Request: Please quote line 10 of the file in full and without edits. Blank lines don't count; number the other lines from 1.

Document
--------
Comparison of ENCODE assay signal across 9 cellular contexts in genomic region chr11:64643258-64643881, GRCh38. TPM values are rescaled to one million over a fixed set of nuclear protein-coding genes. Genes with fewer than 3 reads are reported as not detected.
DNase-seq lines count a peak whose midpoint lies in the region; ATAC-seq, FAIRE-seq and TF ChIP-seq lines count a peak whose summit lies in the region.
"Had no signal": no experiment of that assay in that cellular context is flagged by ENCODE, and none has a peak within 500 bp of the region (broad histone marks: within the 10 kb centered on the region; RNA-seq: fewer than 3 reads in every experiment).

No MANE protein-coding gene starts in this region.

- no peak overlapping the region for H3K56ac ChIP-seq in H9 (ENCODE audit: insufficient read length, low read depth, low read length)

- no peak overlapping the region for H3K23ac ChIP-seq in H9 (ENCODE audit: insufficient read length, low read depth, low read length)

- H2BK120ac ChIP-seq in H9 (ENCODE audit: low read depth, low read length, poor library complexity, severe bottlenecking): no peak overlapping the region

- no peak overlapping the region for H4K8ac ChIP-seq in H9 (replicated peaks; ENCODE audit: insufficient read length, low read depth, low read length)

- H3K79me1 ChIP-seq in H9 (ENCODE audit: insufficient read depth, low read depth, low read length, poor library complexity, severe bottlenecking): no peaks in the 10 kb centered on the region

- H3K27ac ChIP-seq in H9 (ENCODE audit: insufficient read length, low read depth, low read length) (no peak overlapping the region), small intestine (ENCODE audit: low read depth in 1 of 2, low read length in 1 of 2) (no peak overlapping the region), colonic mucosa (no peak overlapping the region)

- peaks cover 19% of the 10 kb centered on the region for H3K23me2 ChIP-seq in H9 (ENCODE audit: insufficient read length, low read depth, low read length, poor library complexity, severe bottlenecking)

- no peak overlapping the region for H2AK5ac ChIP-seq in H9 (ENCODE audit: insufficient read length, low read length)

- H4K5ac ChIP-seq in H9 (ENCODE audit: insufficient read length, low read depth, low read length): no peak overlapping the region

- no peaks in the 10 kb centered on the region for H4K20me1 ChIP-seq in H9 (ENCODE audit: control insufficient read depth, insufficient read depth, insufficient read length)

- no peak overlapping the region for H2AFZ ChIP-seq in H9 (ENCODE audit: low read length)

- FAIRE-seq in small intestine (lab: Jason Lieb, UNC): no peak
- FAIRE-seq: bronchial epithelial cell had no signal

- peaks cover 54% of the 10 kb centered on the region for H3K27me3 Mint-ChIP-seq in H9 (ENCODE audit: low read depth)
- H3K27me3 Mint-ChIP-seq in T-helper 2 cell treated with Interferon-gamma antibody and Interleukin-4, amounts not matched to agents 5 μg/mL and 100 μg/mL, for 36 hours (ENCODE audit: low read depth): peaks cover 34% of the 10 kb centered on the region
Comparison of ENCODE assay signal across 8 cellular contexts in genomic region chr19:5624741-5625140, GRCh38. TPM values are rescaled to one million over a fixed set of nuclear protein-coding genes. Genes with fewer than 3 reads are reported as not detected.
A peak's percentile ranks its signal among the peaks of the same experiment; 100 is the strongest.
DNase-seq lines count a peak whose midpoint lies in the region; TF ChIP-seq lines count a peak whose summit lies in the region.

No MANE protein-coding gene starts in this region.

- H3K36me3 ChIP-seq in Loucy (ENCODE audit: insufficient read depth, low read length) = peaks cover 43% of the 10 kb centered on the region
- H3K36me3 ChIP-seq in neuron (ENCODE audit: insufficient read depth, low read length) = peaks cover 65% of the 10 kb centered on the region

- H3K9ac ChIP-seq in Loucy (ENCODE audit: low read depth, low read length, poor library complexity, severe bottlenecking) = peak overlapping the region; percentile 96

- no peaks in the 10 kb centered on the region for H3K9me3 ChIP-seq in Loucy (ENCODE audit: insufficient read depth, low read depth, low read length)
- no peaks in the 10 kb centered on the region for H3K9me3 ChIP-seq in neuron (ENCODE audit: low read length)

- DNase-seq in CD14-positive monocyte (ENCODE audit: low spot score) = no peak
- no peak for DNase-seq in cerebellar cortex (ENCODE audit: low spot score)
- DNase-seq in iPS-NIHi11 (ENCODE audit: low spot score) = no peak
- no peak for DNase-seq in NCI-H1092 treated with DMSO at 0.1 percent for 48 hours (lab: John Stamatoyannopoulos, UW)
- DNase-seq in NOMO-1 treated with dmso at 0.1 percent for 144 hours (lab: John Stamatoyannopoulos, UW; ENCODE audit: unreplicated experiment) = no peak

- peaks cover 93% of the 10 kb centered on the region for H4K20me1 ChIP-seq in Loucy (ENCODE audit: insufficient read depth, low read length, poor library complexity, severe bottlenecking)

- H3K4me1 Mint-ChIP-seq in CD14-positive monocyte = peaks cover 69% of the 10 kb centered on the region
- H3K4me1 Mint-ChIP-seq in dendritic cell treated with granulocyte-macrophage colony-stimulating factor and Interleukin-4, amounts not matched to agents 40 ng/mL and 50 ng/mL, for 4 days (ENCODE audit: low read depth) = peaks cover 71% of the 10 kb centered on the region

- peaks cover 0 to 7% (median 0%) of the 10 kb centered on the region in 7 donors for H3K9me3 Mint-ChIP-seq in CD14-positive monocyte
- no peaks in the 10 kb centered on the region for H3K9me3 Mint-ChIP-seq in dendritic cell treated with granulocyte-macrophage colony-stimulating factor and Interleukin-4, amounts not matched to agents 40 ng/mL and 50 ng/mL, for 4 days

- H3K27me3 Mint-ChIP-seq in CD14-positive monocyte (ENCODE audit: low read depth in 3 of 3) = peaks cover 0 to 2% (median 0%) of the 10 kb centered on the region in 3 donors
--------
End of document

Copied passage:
- H3K27ac ChIP-seq in H9 (ENCODE audit: insufficient read length, low read depth, low read length) (no peak overlapping the region), small intestine (ENCODE audit: low read depth in 1 of 2, low read length in 1 of 2) (no peak overlapping the region), colonic mucosa (no peak overlapping the region)